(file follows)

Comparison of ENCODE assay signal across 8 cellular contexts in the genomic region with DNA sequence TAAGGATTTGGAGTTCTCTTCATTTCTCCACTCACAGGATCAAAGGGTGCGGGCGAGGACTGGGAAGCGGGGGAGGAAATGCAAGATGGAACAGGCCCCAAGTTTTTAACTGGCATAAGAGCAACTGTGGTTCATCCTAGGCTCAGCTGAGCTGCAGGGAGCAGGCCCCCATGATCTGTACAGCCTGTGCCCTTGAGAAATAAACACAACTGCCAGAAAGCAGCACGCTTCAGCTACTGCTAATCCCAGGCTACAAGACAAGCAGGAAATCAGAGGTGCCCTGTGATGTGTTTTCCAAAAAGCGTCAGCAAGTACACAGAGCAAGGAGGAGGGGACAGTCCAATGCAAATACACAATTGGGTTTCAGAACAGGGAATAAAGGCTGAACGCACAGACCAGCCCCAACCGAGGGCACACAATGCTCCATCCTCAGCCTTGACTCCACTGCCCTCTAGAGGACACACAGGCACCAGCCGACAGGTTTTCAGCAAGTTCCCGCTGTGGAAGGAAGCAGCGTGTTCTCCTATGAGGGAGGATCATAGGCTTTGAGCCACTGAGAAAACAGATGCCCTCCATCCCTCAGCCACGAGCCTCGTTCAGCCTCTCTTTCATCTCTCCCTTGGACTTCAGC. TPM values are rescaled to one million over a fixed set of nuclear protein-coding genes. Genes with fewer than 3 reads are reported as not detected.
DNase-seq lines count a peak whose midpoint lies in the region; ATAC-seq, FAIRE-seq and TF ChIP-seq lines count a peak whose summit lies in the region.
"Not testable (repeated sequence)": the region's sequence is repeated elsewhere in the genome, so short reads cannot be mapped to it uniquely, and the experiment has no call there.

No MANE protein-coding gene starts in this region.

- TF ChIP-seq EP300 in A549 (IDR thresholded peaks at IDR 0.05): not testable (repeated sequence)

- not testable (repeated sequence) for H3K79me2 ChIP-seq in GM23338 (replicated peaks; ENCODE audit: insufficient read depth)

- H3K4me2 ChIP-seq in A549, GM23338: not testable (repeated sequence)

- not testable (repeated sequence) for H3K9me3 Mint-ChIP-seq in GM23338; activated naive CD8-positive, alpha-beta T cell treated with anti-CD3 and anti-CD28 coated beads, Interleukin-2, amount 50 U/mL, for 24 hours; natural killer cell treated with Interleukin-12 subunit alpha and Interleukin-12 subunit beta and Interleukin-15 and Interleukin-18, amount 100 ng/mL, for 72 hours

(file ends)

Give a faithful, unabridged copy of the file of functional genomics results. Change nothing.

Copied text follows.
Comparison of ENCODE assay signal across 8 cellular contexts in the genomic region with DNA sequence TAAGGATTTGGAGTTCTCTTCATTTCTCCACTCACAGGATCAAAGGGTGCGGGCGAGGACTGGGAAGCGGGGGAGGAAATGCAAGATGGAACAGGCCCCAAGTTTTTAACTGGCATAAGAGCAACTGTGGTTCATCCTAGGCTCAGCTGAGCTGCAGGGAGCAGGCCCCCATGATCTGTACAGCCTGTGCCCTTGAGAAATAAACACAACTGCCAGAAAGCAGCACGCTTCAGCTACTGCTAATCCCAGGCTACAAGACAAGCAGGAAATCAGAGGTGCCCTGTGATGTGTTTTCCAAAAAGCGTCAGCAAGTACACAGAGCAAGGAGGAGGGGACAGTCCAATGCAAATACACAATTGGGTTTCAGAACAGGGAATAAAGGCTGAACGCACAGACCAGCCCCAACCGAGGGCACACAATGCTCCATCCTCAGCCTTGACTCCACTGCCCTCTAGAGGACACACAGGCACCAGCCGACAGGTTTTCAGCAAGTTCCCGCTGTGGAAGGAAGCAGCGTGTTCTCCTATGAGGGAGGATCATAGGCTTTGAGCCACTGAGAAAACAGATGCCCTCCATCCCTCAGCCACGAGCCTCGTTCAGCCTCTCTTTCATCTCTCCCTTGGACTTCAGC. TPM values are rescaled to one million over a fixed set of nuclear protein-coding genes. Genes with fewer than 3 reads are reported as not detected.
DNase-seq lines count a peak whose midpoint lies in the region; ATAC-seq, FAIRE-seq and TF ChIP-seq lines count a peak whose summit lies in the region.
"Not testable (repeated sequence)": the region's sequence is repeated elsewhere in the genome, so short reads cannot be mapped to it uniquely, and the experiment has no call there.

No MANE protein-coding gene starts in this region.

- TF ChIP-seq EP300 in A549 (IDR thresholded peaks at IDR 0.05): not testable (repeated sequence)

- not testable (repeated sequence) for H3K79me2 ChIP-seq in GM23338 (replicated peaks; ENCODE audit: insufficient read depth)

- H3K4me2 ChIP-seq in A549, GM23338: not testable (repeated sequence)

- not testable (repeated sequence) for H3K9me3 Mint-ChIP-seq in GM23338; activated naive CD8-positive, alpha-beta T cell treated with anti-CD3 and anti-CD28 coated beads, Interleukin-2, amount 50 U/mL, for 24 hours; natural killer cell treated with Interleukin-12 subunit alpha and Interleukin-12 subunit beta and Interleukin-15 and Interleukin-18, amount 100 ng/mL, for 72 hours